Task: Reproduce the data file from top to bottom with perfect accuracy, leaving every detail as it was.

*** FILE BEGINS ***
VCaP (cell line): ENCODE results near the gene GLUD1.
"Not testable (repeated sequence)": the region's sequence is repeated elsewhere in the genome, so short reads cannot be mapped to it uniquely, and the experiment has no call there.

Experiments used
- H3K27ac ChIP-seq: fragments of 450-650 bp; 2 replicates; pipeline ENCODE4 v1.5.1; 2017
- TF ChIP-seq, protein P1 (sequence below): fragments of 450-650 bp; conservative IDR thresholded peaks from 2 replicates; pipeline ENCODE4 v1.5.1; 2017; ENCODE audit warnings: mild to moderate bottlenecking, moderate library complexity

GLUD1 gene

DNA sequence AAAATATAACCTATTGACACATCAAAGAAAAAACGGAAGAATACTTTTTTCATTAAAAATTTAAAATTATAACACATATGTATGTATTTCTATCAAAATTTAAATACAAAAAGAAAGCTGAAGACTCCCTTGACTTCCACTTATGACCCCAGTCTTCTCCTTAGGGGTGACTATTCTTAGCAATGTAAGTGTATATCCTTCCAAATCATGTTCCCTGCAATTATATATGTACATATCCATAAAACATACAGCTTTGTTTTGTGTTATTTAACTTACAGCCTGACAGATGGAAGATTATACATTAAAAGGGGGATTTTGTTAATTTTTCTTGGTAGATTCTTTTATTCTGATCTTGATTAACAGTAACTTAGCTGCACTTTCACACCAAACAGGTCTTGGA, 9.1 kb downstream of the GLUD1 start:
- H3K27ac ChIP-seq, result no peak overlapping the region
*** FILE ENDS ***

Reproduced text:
VCaP (cell line): ENCODE results near the gene GLUD1.
"Not testable (repeated sequence)": the region's sequence is repeated elsewhere in the genome, so short reads cannot be mapped to it uniquely, and the experiment has no call there.

Experiments used
- H3K27ac ChIP-seq: fragments of 450-650 bp; 2 replicates; pipeline ENCODE4 v1.5.1; 2017
- TF ChIP-seq, protein P1 (sequence below): fragments of 450-650 bp; conservative IDR thresholded peaks from 2 replicates; pipeline ENCODE4 v1.5.1; 2017; ENCODE audit warnings: mild to moderate bottlenecking, moderate library complexity

GLUD1 gene

DNA sequence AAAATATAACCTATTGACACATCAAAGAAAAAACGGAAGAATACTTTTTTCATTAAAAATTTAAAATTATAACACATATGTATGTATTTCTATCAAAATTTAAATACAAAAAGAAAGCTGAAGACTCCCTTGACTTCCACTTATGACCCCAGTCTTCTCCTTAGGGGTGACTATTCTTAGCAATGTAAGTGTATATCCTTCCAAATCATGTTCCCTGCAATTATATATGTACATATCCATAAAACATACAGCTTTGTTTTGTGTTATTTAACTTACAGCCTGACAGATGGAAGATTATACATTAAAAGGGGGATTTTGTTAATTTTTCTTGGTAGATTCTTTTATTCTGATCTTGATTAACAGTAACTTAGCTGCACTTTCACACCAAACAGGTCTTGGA, 9.1 kb downstream of the GLUD1 start:
- H3K27ac ChIP-seq, result no peak overlapping the region